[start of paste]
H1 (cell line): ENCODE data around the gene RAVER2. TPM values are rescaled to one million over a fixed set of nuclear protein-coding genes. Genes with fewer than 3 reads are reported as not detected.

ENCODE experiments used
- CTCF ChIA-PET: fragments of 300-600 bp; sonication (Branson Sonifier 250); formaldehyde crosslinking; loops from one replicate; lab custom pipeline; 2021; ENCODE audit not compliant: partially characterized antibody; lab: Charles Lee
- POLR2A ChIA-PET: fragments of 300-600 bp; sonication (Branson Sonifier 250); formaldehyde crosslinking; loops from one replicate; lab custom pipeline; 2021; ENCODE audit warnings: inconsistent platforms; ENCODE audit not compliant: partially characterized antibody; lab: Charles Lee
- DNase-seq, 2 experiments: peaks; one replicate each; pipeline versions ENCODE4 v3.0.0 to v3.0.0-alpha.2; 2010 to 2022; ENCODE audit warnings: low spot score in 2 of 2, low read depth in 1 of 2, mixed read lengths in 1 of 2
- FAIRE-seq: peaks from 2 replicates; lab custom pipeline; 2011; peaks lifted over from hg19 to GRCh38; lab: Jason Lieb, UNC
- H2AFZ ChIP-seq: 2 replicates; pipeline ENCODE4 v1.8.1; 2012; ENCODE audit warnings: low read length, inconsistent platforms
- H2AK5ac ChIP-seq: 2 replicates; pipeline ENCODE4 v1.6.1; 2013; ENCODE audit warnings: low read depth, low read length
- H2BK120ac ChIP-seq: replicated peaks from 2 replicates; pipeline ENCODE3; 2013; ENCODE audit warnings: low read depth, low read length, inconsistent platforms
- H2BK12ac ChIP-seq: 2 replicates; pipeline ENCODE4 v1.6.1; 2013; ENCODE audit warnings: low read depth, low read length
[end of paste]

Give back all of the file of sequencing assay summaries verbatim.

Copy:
H1 (cell line): ENCODE data around the gene RAVER2. TPM values are rescaled to one million over a fixed set of nuclear protein-coding genes. Genes with fewer than 3 reads are reported as not detected.

ENCODE experiments used
- CTCF ChIA-PET: fragments of 300-600 bp; sonication (Branson Sonifier 250); formaldehyde crosslinking; loops from one replicate; lab custom pipeline; 2021; ENCODE audit not compliant: partially characterized antibody; lab: Charles Lee
- POLR2A ChIA-PET: fragments of 300-600 bp; sonication (Branson Sonifier 250); formaldehyde crosslinking; loops from one replicate; lab custom pipeline; 2021; ENCODE audit warnings: inconsistent platforms; ENCODE audit not compliant: partially characterized antibody; lab: Charles Lee
- DNase-seq, 2 experiments: peaks; one replicate each; pipeline versions ENCODE4 v3.0.0 to v3.0.0-alpha.2; 2010 to 2022; ENCODE audit warnings: low spot score in 2 of 2, low read depth in 1 of 2, mixed read lengths in 1 of 2
- FAIRE-seq: peaks from 2 replicates; lab custom pipeline; 2011; peaks lifted over from hg19 to GRCh38; lab: Jason Lieb, UNC
- H2AFZ ChIP-seq: 2 replicates; pipeline ENCODE4 v1.8.1; 2012; ENCODE audit warnings: low read length, inconsistent platforms
- H2AK5ac ChIP-seq: 2 replicates; pipeline ENCODE4 v1.6.1; 2013; ENCODE audit warnings: low read depth, low read length
- H2BK120ac ChIP-seq: replicated peaks from 2 replicates; pipeline ENCODE3; 2013; ENCODE audit warnings: low read depth, low read length, inconsistent platforms
- H2BK12ac ChIP-seq: 2 replicates; pipeline ENCODE4 v1.6.1; 2013; ENCODE audit warnings: low read depth, low read length